The Gaza Strip has been under siege for a decade, with a strict Israeli-Egyptian blockade controlling the entry and exit of people and goods. Electricity is rationed throughout the territory, as Gaza has access to less than half of its power needs through purchases and local generation, officials say. Residents may receive eight hours or fewer of electricity a day, with blackouts common. Gaza’s power plant was bombed in 2006 and the electricity network suffered further damage during the 2014 war, straining the system to its limits. The lack of electricity also has consequences for the pumping and treatment of sewage water. In addition to Israeli attacks and restrictions, infighting between Hamas in Gaza and the Palestinian Authority in Ramallah have contributed to a lack of progress in solving the territory’s power crisis. “There are plans to develop a new power plant or even solar fields, but … we need international approval and we lack agreements between Fatah and Hamas,” said Hazem Ahmed, a representative of Gaza’s local power company.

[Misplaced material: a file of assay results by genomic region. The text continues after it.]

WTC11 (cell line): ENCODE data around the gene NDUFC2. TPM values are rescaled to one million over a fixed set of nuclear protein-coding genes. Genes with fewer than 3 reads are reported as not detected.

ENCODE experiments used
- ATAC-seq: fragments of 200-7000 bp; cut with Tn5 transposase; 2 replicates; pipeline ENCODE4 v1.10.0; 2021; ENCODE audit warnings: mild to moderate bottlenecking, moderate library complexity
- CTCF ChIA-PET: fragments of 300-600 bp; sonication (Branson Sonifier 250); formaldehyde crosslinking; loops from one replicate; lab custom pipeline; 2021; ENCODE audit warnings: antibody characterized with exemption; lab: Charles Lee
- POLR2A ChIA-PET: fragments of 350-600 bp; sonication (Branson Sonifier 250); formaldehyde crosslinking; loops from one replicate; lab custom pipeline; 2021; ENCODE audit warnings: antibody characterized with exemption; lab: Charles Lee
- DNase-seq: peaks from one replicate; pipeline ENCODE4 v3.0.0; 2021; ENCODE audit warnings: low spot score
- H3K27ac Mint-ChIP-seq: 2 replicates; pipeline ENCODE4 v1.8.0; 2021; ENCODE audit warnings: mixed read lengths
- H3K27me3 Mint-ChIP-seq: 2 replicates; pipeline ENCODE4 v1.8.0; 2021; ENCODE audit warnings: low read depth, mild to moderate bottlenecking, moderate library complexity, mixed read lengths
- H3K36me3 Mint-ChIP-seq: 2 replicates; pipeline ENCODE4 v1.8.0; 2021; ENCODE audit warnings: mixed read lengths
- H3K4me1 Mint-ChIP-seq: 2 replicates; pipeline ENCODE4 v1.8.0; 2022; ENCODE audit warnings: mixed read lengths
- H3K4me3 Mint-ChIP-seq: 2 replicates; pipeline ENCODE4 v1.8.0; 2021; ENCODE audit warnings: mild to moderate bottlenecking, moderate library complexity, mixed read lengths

A Turkish ship carrying more than 10,000 tons of humanitarian aid for the Gaza Strip has reached the Israeli port of Ashdod. The vessel Lady Leyla set sail late on Friday from the Turkish city of Mersin. Turkey’s state-run Anadolu news agency said it docked in Ashdod after a 35-hour journey. In 2010, relations between Turkey and Israel imploded when an Israeli naval raid killed nine Turks on board an aid ship trying to breach Israel’s blockade of the Hamas-controlled Gaza Strip.